SkyDrift is quite a bit older than the other two games I have listed so far. I have included it in this month’s Casual Corner, because I bought it on sale from Steam in May. At first sight it reminded me of Slipstream 5000, a futuristic racing game with flying cars that I have played endlessly a long time ago (you can still get it at Good Old Games, though). It is a bit more difficult, because you fly planes in SkyDrift and thus have to keep an eye on your distance to the ground, too. Yet the racing tracks are very nice to look at and each has its own difficulties. You can unlock a lot of different planes (and different skins for each plane) and there’s achievements and trophies, too. The different plane types do, indeed, fly differently. Some are more manoeuvrable than others, some are faster, or more durable. There are three types of races, too. Power races are your usual race type. Come in first to win the race. Survivor races are more difficult, because you have to make sure you are not in last place when the countdown happens. The last one during a countdown is out of the race. In both types you can pick up power-ups on the race tracks. Four of them (rocket, cannon, electrical field, and mines) are offensive power-up with which you can thin out the competition a bit. The other two (repair kit and shield) are defensive and help you to stay alive when others shoot at you (the electrical field can defeat you against a rocket, though). The last type of race doesn’t offer power-ups. Instead, the speed race offers a lot of golden rings. Fly through them to speed up, so you can stay ahead of the other contestants. I’m not a genius at flying, but I find the game quite amusing and fun to play. It’s definitely worth a look, if you like that type of game, and it’s very nice to look at.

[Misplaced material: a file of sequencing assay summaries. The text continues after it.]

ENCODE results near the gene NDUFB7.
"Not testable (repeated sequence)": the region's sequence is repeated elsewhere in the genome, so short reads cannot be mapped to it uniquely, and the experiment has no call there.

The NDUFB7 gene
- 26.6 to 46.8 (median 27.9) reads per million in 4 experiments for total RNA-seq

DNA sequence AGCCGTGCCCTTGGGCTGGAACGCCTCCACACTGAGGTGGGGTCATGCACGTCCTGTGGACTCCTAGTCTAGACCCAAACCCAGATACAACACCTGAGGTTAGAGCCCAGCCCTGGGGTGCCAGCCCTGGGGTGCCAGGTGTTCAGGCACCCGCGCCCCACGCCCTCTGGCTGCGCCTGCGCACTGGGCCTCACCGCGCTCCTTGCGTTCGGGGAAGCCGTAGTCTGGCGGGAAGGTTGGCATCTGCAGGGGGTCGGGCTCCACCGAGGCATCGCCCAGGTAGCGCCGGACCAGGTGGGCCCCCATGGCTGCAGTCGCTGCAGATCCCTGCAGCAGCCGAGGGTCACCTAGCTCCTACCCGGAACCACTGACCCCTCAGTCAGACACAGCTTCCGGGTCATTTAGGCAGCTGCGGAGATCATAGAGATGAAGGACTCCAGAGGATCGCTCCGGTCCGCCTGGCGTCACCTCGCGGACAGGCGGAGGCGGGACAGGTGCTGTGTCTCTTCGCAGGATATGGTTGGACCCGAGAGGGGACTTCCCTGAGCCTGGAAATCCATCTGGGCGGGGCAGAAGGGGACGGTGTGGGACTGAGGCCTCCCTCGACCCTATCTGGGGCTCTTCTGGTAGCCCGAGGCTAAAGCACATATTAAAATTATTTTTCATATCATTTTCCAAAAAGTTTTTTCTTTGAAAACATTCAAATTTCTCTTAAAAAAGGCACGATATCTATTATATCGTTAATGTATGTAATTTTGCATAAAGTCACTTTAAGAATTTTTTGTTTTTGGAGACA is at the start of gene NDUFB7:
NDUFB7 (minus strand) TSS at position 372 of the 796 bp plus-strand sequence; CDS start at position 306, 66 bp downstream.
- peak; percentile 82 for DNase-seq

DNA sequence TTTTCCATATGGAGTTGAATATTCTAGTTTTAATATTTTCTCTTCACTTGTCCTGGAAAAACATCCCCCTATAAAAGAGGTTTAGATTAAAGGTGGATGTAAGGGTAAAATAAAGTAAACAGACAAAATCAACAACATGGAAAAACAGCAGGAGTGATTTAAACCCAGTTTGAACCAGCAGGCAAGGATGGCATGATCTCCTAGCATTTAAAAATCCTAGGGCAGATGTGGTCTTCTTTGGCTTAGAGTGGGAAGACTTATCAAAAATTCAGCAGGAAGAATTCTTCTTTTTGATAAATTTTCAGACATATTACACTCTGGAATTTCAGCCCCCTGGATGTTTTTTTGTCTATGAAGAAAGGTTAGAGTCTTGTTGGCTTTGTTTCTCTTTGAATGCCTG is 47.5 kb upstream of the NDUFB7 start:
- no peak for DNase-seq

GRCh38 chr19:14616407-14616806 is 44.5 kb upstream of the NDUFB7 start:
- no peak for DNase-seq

That’s it, that was the first Casual Corner. Come back towards the end of next month for another one!

Tuesday, May 22, 2012


I stumbled over the DVD of the movie “Tormented” (the one from 1960, not the one from 2009) and thought it would make for a nice movie evening (or afternoon) for a reasonable price, so I bought it. It turned out to be a wise decision, because I can certainly say I like the movie.

I’ve never had a problem with black and white movies – in fact, I find the black and white look more fitting for quite some movies. Old horror movies can be quite good, too, especially as they had to be far more story-driven than the modern ones. Today, quite some movies seem to rely more on gore or special effects than on the story itself.